And those few failed economies whose people are desperately using cryptocurrency to keep the wheel of their fates spinning? Those make for a good headline, but how about the rural communities whose tax dollars subsidized the power plants which the miners have flocked to? People who are suffering blackouts as their power is siphoned into computing SHA-256 as fast as possible while dumping an entire country worth of CO² into the atmosphere? [2] No, cryptocurrency does not help failed states. It exploits them.

Even those in the (allegedly) working economies of the first world have been impacted by cryptocurrency. The price of consumer GPUs have gone sharply up in the past few months. And, again, what are these GPUs being used for? Running SHA-256 in a loop, as fast as possible. Rumor has it that hard drives are up next.

Maybe your cryptocurrency is different. But look: you’re in really poor company. When you’re the only honest person in the room, maybe you should be in a different room. It is impossible to trust you. Every comment online about cryptocurrency is tainted by the fact that the commenter has probably invested thousands of dollars into a Ponzi scheme and is depending on your agreement to make their money back[3]. Not to mention that any attempts at reform, like proof-of-stake, are viciously blocked by those in power (i.e. those with the money) because of any risk it poses to reduce their bottom line. No, your blockchain is not different.

Cryptocurrency is one of the worst inventions of the 21st century. I am ashamed to share an industry with this exploitative grift. It has failed to be a useful currency, invented a new class of internet abuse, further enriched the rich, wasted staggering amounts of electricity, hastened climate change, ruined hundreds of otherwise promising projects, provided a climate for hundreds of scams to flourish, created shortages and price hikes for consumer hardware, and injected perverse incentives into technology everywhere. Fuck cryptocurrency.

"A personal note

This rant has been a long time coming and is probably one of the most justified expressions of anger I've written for this blog yet. However, it will probably be the last one.

I realize that my blog has been a source of a lot of negativity in the past, and I regret how harsh I've been with some of the projects I've criticised. I will make my arguments by example going forward: if I think we can do better, I'll do it better, instead of criticising those who are just earnestly trying their best.

Thanks for reading 🙂 Let's keep making the software world a better place."

Footnotes

  1. If this is the first you’re hearing of this, a graceful migration is planned: details here
  2. “But crypto is far from the worst contributor to climate change!” Yeah, but at least the worst offenders provide value to society. See also Whataboutism.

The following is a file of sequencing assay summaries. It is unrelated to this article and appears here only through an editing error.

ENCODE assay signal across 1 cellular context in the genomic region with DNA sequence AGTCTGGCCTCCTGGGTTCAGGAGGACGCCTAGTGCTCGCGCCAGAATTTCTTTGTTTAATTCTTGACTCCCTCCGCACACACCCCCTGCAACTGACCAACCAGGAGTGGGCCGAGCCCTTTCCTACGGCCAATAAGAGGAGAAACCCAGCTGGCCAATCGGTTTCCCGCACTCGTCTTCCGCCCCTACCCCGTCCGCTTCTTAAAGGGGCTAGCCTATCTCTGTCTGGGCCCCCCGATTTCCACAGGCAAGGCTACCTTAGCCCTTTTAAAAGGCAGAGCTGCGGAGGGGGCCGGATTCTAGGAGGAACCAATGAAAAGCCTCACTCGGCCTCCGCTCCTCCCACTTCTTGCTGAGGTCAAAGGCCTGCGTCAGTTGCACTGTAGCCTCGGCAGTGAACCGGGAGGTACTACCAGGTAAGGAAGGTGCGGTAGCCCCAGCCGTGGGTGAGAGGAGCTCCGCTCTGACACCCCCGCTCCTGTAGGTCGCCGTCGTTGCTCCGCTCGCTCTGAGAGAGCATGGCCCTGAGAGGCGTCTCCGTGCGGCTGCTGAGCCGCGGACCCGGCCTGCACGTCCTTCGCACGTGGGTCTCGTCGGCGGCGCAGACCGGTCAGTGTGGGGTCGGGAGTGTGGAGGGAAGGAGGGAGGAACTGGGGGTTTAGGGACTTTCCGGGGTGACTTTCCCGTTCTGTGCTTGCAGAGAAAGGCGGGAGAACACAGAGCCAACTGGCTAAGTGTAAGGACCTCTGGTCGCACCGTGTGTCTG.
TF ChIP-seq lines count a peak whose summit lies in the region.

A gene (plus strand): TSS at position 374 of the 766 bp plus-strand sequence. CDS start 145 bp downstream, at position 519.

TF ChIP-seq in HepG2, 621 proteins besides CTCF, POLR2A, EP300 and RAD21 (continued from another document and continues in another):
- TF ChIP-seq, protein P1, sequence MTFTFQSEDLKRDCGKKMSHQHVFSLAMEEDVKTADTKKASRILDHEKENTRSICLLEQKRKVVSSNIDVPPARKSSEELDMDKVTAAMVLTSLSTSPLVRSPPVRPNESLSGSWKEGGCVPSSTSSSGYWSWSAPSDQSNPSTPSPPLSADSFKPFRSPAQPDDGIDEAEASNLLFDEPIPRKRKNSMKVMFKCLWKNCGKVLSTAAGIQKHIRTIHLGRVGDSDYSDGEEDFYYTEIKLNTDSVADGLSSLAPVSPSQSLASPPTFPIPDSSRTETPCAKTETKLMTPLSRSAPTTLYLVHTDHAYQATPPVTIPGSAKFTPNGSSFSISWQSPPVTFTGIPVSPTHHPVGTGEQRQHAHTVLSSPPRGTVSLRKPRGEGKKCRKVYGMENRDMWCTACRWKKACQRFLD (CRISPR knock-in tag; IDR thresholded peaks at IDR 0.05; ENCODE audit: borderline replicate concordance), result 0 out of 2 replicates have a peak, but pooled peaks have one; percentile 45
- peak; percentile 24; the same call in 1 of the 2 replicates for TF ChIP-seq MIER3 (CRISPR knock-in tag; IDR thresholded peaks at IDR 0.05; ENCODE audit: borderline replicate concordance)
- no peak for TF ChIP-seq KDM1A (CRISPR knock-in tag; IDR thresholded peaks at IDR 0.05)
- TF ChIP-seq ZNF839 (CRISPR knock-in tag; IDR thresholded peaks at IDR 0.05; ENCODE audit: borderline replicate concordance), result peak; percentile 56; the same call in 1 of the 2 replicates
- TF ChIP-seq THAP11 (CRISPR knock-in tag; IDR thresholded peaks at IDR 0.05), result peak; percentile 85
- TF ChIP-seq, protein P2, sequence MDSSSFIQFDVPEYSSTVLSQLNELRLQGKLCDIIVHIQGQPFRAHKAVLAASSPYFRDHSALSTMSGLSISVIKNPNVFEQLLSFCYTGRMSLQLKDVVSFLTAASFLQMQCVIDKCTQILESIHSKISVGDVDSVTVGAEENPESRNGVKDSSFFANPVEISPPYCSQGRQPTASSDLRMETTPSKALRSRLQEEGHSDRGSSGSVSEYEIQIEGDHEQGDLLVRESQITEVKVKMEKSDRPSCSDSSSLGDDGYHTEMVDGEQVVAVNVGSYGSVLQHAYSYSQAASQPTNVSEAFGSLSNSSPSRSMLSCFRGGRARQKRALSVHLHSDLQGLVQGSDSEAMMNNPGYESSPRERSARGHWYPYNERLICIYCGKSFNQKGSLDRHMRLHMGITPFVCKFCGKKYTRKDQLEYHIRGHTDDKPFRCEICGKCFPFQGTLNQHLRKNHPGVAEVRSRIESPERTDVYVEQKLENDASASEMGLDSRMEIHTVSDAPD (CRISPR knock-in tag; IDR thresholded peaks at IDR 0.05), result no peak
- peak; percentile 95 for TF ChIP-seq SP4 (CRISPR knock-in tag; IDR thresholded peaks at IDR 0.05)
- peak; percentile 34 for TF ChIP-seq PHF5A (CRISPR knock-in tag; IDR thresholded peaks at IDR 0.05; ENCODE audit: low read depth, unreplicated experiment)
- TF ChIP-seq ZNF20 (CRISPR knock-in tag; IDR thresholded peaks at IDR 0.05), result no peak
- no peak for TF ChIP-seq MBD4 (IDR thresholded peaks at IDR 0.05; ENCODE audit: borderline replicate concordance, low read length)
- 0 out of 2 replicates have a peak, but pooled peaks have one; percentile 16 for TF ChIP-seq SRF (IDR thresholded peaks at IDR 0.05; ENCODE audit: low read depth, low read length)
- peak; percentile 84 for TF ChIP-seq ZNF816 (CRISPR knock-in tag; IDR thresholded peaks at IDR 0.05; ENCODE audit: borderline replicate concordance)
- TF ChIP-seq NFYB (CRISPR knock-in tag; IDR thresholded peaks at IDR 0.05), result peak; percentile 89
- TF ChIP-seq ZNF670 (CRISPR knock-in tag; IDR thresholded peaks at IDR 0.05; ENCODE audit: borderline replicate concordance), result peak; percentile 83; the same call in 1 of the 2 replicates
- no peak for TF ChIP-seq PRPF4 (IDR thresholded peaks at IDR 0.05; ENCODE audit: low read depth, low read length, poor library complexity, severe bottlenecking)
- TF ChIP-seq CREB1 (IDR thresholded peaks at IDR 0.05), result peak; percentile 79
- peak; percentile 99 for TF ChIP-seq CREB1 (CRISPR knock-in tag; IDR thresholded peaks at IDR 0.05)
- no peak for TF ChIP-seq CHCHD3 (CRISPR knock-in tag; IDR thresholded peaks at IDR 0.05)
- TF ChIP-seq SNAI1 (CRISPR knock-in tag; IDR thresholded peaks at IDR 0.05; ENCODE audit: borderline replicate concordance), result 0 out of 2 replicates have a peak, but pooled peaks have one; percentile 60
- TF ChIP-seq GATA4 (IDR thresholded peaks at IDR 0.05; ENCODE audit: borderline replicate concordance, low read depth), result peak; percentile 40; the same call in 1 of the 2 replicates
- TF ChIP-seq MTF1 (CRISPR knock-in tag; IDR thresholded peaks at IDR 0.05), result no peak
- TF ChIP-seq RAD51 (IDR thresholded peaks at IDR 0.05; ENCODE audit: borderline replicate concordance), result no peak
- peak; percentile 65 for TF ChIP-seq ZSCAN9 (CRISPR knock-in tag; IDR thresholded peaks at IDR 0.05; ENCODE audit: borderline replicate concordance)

3. This is why I asked you to disclose your stake in your comment upfront.
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Anonymous (4283827e)

3 months ago
Score -1
The foregoing is the expression of retardation.
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Anonymous (aedbd6e9)

3 months ago
Score -1
To nobody's surprise, Drew manages to reach yet another level of retarded takes.
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Anonymous (b6a52b5b)

3 months ago
Score 1
Rather than saying "the author is retarded", please at least try to argue the text. You're not contributing to a discussion, and instead you neatly fill the investor role he's expressing in the text.
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Anonymous (aedbd6e9)

3 months ago
Score 0

Nobody wants a discussion with a guy who's sweating over his 2005 era hardware being tortured and has no understanding of crypto whatsoever. Either he is playing stupid or he just heard about crypto two days ago.

"Y- you must be one of those investors!" is not a contribution either.
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Anonymous (9c5ba246)

3 months ago
Score 1
Even if it were 2005-era hardware (which it's not), he provides a usable service to the community, free of charge - and that should be valued. So I can understand his frustration of abuse of that hardware. Instead of shitting on him, ask yourself what you have done for a community in the past because you sure as hell ain't contributing anything with those statements.
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Anonymous (aedbd6e9)

3 months ago
Score -1

> Even if it were 2005-era hardware (which it's not), he provides a usable service to the community, free of charge - and that should be valued. So I can understand his frustration of abuse of that hardware. Instead of shitting on him, ask yourself what you have done for a community in the past because you sure as hell ain't contributing anything with those statements.

Hi drew, go be a retard somewhere else.
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Anonymous (e4468cc0)

3 months ago
Score 0

> Either he is playing stupid or he just heard about crypto two days ago.

Someone who is playing stupid or just heard about cryptocurrency two days ago calls it "crypto". "Crypto" is short for a whole field of things significantly predating cryptocurrencies.
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Anonymous (be334b16)

3 months ago
Score 0